Complexity Economics

The Derivatives Time-Bomb


Warren Buffet said in 2003 that the derivatives market was “devised by madmen” and a “weapon of mass destruction”. Global GDP stands at $69.4 trillion while the derivatives market is today over $700 trillion. What this means is that the financial industry has run up phantom paper debts worth more than ten times what the entire planet produces in a year. Are Brownian motions, Wiener processes, martingales and Ito integrals worth that much? Not only this debt cannot be paid back, the heart of the matter lies in the extreme complexity of the construct which, to a large degree, is run by computers and which exhibits dynamics which nobody today is able to grasp and understand. It all looks more or less like this:


spiegel1_823Derivatives are said to be very complex. Just how complex is that? Until one actually measures how complex a given derivative is, it is difficult to make any credible claims as to its amount of complexity. Sounds kind of obvious. But let’s suppose that this is indeed true. In effect, derivatives of derivatives (of derivatives…) seem to have been constructed in a fiendish way so as to confuse the non-expert investor. Very high complexity allows one to hide fraud, to cover up problems, incompetency, lax management, misunderstanding of the dynamics of the business etc., etc. This last aspect seems to have confused the experts too. Complex operations with complex products are likely to lead to unexpected outcomes and consequences. The figure below illustrates a selection of the largest recent derivative trading losses (Source: Operational Risk Modelling Framework, Milliman, February 2013).


DerivativesLossesOf the $700 trillion of derivatives that are in the cyberspace $220 trillion is held by JPMorgan Chase, Citibank, Bank of America and Goldman Sachs, see below (source: US Department of Treasury):

us_banks_derivatives_exposure_as_percentThe interesting thing to note is that these banks are all very fragile. We’re not talking of performance in terms of stock price, the EPS or the bonuses of the management. Fragile is the opposite to resilient and what that equates to is total lack to absorb shocks, contagion or extreme events. In particular, all four of these systemic giants have an alarmingly low two-star Resilience Rating:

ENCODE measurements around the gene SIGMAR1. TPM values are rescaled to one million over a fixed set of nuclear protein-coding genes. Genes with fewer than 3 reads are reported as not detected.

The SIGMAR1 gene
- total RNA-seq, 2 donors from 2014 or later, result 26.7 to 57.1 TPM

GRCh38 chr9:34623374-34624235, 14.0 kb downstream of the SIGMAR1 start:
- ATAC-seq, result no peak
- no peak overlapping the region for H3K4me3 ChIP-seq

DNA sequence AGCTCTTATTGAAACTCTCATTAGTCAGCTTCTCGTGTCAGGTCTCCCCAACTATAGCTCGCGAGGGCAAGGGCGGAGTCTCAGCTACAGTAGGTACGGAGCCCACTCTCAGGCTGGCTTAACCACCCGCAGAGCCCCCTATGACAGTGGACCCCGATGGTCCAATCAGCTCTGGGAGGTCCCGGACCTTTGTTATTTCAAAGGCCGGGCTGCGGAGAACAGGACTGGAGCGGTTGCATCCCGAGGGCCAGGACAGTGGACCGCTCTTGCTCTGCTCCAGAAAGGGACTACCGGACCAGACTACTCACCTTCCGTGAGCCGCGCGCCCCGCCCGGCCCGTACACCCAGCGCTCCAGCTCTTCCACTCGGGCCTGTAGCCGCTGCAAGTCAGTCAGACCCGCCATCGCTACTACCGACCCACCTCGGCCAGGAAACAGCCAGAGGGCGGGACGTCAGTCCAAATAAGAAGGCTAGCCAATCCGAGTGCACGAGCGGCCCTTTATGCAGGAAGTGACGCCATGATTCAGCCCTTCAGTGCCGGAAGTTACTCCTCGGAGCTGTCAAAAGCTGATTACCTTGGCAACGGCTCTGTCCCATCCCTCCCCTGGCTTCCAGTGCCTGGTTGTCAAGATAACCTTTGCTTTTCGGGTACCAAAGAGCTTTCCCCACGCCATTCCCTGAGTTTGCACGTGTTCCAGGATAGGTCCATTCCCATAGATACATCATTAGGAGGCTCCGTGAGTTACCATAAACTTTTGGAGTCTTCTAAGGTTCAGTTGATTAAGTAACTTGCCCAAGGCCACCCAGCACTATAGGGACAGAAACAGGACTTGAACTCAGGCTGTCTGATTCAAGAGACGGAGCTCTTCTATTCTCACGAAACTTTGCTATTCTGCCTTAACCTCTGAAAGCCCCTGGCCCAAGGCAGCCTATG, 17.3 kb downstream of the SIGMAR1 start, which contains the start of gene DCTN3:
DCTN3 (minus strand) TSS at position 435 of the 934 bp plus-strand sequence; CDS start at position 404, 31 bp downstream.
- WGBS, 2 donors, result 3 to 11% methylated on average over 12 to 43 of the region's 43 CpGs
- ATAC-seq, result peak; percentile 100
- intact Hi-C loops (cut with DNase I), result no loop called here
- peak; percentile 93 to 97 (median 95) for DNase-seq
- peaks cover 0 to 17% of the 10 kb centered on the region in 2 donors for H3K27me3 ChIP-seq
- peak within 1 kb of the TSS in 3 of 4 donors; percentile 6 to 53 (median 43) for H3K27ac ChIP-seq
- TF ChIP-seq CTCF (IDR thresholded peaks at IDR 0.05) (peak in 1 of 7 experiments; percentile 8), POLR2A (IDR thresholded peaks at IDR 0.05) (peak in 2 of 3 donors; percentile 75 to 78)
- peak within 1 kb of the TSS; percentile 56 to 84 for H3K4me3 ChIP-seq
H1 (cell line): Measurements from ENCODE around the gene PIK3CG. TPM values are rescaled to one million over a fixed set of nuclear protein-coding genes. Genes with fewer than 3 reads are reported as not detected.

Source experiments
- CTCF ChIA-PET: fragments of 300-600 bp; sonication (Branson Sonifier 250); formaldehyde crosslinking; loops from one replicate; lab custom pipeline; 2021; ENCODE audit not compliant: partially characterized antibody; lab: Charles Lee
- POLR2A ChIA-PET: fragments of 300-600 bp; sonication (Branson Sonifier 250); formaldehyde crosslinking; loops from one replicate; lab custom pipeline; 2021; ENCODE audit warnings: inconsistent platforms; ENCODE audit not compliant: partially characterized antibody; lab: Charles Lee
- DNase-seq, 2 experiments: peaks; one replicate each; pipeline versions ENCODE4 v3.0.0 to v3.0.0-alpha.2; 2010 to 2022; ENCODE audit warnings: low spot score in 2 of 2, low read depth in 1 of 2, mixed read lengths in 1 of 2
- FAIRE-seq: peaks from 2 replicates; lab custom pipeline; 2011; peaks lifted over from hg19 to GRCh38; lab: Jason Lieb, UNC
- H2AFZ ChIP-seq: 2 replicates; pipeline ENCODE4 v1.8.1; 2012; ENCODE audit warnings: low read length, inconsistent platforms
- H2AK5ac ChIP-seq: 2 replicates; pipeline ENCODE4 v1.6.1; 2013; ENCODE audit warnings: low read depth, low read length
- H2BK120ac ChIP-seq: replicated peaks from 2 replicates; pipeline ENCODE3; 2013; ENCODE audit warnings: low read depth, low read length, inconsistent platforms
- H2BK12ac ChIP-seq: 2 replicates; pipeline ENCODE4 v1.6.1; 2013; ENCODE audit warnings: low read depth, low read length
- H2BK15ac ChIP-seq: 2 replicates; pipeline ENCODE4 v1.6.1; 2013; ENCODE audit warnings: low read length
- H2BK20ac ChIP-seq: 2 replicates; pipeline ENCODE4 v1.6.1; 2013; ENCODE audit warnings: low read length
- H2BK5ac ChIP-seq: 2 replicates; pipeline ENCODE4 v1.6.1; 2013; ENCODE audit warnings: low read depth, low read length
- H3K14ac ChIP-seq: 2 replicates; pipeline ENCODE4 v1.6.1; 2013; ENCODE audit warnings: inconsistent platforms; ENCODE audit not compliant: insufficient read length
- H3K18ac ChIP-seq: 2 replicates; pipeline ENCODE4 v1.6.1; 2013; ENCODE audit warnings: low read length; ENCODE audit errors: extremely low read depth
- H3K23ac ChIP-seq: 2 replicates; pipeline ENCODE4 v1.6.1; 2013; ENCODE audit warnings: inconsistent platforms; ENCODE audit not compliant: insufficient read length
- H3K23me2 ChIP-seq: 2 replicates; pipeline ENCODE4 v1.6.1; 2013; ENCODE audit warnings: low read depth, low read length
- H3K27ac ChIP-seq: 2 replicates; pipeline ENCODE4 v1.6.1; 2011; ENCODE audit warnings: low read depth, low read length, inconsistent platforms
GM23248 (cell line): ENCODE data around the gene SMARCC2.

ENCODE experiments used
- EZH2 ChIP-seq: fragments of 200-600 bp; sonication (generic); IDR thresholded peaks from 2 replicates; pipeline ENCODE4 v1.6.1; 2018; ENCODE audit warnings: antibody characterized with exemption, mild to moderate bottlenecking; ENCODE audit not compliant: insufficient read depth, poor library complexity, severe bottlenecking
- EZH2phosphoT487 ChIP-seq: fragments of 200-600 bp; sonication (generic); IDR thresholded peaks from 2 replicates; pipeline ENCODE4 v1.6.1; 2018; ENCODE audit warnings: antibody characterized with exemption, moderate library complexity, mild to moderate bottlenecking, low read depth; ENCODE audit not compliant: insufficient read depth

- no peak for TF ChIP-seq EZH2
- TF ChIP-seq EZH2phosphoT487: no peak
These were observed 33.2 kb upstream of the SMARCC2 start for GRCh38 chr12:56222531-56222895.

The analysis has been performed using publicly available Balance Sheet data and the Rating Alert System which has been launched recently by Ontonix and QBT. These banks are not Too Big To Fail, they are Too Complex To Survive. Today there is a very large number of potentially destabilizing events, ranging from conflicts to extreme climatic events (we’ve seen quite a few of these lately, haven’t we?) which could easily bring down any one of these banks. The remaining three would probably follow in a matter of hours, triggering a devastating shock wave which would engulf the entire economy – not just the financial industry – in a day or two. What can be done? First of all, we could start by dismantling the derivatives time-bomb (see recent blog). Second, corporations worldwide should robustify their respective businesses, in order to be better equipped for the inevitable upcoming financial tsunami.

We shall be monitoring closely the resilience of these four hubs of the global financial system. Stay tuned.






Established originally in 2005 in the USA, Ontonix is a technology company headquartered in Como, Italy. The unusual technology and solutions developed by Ontonix focus on countering what most threatens safety, advanced products, critical infrastructures, or IT network security - the rapid growth of complexity. In 2007 the company received recognition by being selected as Gartner's Cool Vendor. What makes Ontonix different from all those companies and research centers who claim to manage complexity is that we have a complexity metric. This means that we MEASURE complexity. We detect anomalies in complex defense systems without using Machine Learning for one very good reason: our clients don’t have the luxury of multiple examples of failures necessary to teach software to recognize them. We identify anomalies without having seen them before. Sometimes, you must get it right the first and only time!

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